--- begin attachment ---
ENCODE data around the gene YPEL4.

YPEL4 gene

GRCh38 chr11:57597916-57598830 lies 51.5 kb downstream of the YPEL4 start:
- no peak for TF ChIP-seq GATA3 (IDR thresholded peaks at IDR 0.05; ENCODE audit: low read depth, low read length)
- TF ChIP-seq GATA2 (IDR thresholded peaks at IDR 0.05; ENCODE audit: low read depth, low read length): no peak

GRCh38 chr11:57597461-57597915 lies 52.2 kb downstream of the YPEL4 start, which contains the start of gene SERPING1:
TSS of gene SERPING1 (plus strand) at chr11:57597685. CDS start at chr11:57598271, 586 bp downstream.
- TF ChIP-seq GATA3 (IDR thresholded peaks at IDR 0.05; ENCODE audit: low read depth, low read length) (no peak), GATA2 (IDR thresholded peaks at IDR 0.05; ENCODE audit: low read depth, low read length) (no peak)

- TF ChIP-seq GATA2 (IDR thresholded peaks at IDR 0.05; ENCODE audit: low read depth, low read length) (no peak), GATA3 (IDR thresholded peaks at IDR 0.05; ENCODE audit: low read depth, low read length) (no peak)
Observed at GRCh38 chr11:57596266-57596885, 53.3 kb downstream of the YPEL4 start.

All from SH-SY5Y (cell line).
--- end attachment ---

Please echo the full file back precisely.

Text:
ENCODE data around the gene YPEL4.

YPEL4 gene

GRCh38 chr11:57597916-57598830 lies 51.5 kb downstream of the YPEL4 start:
- no peak for TF ChIP-seq GATA3 (IDR thresholded peaks at IDR 0.05; ENCODE audit: low read depth, low read length)
- TF ChIP-seq GATA2 (IDR thresholded peaks at IDR 0.05; ENCODE audit: low read depth, low read length): no peak

GRCh38 chr11:57597461-57597915 lies 52.2 kb downstream of the YPEL4 start, which contains the start of gene SERPING1:
TSS of gene SERPING1 (plus strand) at chr11:57597685. CDS start at chr11:57598271, 586 bp downstream.
- TF ChIP-seq GATA3 (IDR thresholded peaks at IDR 0.05; ENCODE audit: low read depth, low read length) (no peak), GATA2 (IDR thresholded peaks at IDR 0.05; ENCODE audit: low read depth, low read length) (no peak)

- TF ChIP-seq GATA2 (IDR thresholded peaks at IDR 0.05; ENCODE audit: low read depth, low read length) (no peak), GATA3 (IDR thresholded peaks at IDR 0.05; ENCODE audit: low read depth, low read length) (no peak)
Observed at GRCh38 chr11:57596266-57596885, 53.3 kb downstream of the YPEL4 start.

All from SH-SY5Y (cell line).